Today there are guided tours of the facility, including the shaft and Stalin’s private office.

2.Bunker 703 of the Soviet Foreign Ministry in Moscow

On the surface, this top-secret facility, declassified only in 2018, looks like an inconspicuous gray building in the backstreets of Moscow, flanked by a kindergarten and a church. In the late 1940s, the Circle line of the Moscow Metro was built over the site of the future bunker. When the line was commissioned, various passageways and technical tunnels remained, and these were used as the basis for the bunker, which was completed by 1961.

For decades, the facility served as a secret archive for the Soviet Ministry of Foreign Affairs, where all kinds of documents were stored on endless shelves. The emergency exit led straight into the subway.

Also: Run For The Hills! Bunkers For The Elites Hiding From Judgement Won’t Hide Them. . .

In 2005, it started to leak due to lack of maintenance. The documents were removed, and plans were made to reconstruct the building, but the now Russian Foreign Ministry realized that it no longer needed the space. In 2018, the facility was handed over to a war veteran organization, which converted it into the country’s first fortification museum, whose main exhibits are models of protective structures and declassified documents detailing the creation of the first Soviet bunkers.

3. Bunker 42

Construction of a command post for the Air Force General Staff in the event of a nuclear strike began in Moscow’s Tagansky District in 1947 on Stalin’s orders. The facility was completed only in 1956, when Stalin was already dead. All the same, it was a momentous project, consisting of a vertical shaft 18 storeys deep and spacious premises covering ​​7,000 sq. m.

The bunker was used for its intended purpose until 1986—from here the military commanded bombers with nuclear weapons on board. In 2006, a museum and restaurant were opened on the site. Now the once top-secret facility invites children and adults to view a simulated nuclear explosion and nuclear missile launch, and play themed quests.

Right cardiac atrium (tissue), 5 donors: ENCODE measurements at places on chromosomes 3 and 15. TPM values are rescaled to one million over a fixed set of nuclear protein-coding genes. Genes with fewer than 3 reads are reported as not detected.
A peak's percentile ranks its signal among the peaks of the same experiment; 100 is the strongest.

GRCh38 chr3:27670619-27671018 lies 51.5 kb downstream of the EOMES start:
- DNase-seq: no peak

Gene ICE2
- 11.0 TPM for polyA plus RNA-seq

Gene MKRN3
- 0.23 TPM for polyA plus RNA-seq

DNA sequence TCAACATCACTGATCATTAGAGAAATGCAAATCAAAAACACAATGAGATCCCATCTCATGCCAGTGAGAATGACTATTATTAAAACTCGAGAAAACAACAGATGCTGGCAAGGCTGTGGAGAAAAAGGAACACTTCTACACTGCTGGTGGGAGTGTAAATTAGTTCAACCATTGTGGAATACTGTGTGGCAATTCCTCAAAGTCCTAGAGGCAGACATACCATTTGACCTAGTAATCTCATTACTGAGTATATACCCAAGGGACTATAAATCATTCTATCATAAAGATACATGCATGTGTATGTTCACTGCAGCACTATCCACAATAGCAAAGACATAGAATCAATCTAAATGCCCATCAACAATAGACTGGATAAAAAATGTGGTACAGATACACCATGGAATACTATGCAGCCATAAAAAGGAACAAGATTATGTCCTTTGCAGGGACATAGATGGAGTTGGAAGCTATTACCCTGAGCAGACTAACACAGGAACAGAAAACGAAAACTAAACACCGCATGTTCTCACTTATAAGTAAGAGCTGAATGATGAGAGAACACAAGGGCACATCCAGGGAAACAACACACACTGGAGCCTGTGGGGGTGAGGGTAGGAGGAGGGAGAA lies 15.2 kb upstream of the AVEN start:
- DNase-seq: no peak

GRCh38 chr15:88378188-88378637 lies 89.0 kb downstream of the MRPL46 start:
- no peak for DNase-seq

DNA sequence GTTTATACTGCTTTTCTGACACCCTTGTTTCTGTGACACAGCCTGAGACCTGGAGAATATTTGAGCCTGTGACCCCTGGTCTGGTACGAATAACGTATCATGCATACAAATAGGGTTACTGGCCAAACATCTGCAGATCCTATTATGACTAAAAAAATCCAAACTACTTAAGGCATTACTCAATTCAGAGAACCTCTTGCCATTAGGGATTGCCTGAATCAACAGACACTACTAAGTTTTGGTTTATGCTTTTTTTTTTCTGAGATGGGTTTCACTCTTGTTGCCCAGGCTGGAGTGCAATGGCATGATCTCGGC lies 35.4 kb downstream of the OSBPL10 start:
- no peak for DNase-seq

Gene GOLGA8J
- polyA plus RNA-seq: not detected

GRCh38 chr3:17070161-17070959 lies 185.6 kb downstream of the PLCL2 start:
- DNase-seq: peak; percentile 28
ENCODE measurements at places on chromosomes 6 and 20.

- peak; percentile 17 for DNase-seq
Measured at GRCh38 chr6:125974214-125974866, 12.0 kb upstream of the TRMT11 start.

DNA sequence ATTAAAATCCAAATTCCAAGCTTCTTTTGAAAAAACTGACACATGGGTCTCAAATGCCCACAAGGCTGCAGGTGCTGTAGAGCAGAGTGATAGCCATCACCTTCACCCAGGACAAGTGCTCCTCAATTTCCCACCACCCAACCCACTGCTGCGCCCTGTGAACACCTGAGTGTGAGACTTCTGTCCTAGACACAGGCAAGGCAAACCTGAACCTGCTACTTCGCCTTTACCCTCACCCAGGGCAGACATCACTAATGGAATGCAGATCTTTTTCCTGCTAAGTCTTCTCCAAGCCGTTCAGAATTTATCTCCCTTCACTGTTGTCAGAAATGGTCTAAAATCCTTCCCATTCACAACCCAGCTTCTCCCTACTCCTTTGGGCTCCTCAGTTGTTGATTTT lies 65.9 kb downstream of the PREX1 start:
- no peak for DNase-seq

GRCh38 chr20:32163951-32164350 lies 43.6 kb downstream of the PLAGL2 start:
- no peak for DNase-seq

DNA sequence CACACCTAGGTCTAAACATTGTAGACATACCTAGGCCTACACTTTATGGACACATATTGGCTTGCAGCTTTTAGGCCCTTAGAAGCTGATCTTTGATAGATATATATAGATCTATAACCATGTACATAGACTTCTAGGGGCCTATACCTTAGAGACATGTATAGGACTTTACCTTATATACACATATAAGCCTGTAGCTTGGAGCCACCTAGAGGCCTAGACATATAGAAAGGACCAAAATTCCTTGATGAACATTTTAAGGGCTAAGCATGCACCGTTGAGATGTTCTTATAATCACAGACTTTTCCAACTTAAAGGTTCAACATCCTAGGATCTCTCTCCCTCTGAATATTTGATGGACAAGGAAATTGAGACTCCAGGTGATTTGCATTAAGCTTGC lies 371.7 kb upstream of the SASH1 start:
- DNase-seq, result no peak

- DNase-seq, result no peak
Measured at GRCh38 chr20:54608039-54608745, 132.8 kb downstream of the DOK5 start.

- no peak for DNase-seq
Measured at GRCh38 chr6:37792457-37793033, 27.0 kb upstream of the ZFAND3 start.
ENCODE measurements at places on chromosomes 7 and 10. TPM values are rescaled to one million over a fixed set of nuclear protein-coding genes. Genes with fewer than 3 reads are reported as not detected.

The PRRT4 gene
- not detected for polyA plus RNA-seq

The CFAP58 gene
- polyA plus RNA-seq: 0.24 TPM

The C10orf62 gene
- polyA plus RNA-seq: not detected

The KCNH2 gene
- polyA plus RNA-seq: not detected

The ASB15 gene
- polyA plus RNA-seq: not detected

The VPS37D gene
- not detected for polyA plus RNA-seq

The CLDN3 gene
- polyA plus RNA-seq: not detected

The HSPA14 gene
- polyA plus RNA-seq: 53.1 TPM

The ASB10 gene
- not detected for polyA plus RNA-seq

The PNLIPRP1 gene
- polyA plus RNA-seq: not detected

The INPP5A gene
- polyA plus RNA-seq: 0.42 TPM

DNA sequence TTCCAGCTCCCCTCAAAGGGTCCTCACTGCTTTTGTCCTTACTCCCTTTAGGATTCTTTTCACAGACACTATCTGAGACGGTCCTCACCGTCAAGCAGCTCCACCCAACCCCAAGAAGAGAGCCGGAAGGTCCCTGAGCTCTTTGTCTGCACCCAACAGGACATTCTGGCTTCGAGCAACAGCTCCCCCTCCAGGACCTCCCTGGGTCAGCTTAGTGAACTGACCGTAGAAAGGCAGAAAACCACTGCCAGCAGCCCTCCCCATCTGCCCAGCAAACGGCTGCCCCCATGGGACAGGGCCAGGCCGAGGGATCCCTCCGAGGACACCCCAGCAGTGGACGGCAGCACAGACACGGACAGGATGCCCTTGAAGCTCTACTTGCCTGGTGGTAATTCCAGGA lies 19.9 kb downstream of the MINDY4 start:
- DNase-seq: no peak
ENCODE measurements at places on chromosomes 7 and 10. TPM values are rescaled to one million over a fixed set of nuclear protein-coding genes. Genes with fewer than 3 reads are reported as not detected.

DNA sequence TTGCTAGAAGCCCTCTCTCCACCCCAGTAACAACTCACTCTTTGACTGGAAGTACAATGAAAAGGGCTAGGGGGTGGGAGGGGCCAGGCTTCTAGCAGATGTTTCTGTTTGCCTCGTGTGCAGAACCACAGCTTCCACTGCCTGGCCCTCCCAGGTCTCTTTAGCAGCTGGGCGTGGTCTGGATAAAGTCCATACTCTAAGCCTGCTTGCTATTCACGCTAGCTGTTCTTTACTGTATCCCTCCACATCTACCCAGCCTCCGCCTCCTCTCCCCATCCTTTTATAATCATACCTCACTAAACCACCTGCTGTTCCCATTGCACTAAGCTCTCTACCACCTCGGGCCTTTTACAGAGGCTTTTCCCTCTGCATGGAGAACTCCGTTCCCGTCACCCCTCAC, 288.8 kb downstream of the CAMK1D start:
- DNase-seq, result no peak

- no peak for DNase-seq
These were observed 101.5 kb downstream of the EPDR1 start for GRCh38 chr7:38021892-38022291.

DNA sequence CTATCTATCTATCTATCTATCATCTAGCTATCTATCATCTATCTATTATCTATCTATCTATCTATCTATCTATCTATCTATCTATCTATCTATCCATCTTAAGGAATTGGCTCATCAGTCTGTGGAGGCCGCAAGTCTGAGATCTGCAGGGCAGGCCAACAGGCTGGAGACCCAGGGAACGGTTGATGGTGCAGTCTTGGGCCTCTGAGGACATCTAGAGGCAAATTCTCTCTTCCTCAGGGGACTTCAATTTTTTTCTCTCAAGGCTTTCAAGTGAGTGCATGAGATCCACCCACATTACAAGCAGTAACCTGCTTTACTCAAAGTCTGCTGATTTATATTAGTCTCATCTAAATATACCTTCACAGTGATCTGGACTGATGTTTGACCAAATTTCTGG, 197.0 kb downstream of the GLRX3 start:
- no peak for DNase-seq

4.Stalin’s shelter in Moscow

This bunker, which its palatial interior, was built in the 1930s when Uncle Joe was still very much alive. To conceal the Supreme Commander’s personal shelter, a 120,000-seat stadium and physical education complex were due to be built over it.

The stadium construction plans did not materialize, and by 1939 only the underground section of the structure was ready, which became Stalin’s reserve command post.

The command post consists of a domed conference hall, a small office and a Georgian-style dining room, and is connected to the Kremlin via a 17km underground road. Stalin himself was in the bunker only twice—to inspect the site in 1941 and in late November-early December that same year to direct operations during the Battle of Moscow. In 1996, a museum complex belonging to the Central Armed Forces Museum was opened on the bunker site.

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1 comment

questioner March 26, 2021 at 9:25 pm

Where do all the fumes go? Is there some sort of ventilation system? Creepy. You don’t need license plates, tags, proof on insurance….you can really hide a lot of get-away cars in there.